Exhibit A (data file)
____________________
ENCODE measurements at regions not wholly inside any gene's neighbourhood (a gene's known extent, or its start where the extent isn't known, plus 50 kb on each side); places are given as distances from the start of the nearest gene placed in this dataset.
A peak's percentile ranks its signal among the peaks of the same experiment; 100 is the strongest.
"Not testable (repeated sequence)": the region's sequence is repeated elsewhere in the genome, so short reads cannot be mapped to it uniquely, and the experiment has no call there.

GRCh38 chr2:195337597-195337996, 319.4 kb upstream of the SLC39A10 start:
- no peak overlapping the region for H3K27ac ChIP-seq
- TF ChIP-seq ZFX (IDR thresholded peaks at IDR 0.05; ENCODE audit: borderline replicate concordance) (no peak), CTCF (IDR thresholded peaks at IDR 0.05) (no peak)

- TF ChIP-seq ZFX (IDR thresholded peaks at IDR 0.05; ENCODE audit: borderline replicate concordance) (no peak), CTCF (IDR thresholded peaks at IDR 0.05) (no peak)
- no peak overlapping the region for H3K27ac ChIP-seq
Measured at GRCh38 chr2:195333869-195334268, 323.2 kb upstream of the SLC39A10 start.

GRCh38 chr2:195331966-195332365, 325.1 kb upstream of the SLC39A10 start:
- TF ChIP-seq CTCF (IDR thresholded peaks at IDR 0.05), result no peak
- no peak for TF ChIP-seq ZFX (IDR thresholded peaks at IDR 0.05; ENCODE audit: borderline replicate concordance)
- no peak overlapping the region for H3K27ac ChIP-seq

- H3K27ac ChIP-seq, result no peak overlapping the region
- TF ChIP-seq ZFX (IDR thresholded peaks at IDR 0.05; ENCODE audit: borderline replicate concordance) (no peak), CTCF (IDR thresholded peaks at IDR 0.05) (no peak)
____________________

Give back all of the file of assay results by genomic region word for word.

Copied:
ENCODE measurements at regions not wholly inside any gene's neighbourhood (a gene's known extent, or its start where the extent isn't known, plus 50 kb on each side); places are given as distances from the start of the nearest gene placed in this dataset.
A peak's percentile ranks its signal among the peaks of the same experiment; 100 is the strongest.
"Not testable (repeated sequence)": the region's sequence is repeated elsewhere in the genome, so short reads cannot be mapped to it uniquely, and the experiment has no call there.

GRCh38 chr2:195337597-195337996, 319.4 kb upstream of the SLC39A10 start:
- no peak overlapping the region for H3K27ac ChIP-seq
- TF ChIP-seq ZFX (IDR thresholded peaks at IDR 0.05; ENCODE audit: borderline replicate concordance) (no peak), CTCF (IDR thresholded peaks at IDR 0.05) (no peak)

- TF ChIP-seq ZFX (IDR thresholded peaks at IDR 0.05; ENCODE audit: borderline replicate concordance) (no peak), CTCF (IDR thresholded peaks at IDR 0.05) (no peak)
- no peak overlapping the region for H3K27ac ChIP-seq
Measured at GRCh38 chr2:195333869-195334268, 323.2 kb upstream of the SLC39A10 start.

GRCh38 chr2:195331966-195332365, 325.1 kb upstream of the SLC39A10 start:
- TF ChIP-seq CTCF (IDR thresholded peaks at IDR 0.05), result no peak
- no peak for TF ChIP-seq ZFX (IDR thresholded peaks at IDR 0.05; ENCODE audit: borderline replicate concordance)
- no peak overlapping the region for H3K27ac ChIP-seq

- H3K27ac ChIP-seq, result no peak overlapping the region
- TF ChIP-seq ZFX (IDR thresholded peaks at IDR 0.05; ENCODE audit: borderline replicate concordance) (no peak), CTCF (IDR thresholded peaks at IDR 0.05) (no peak)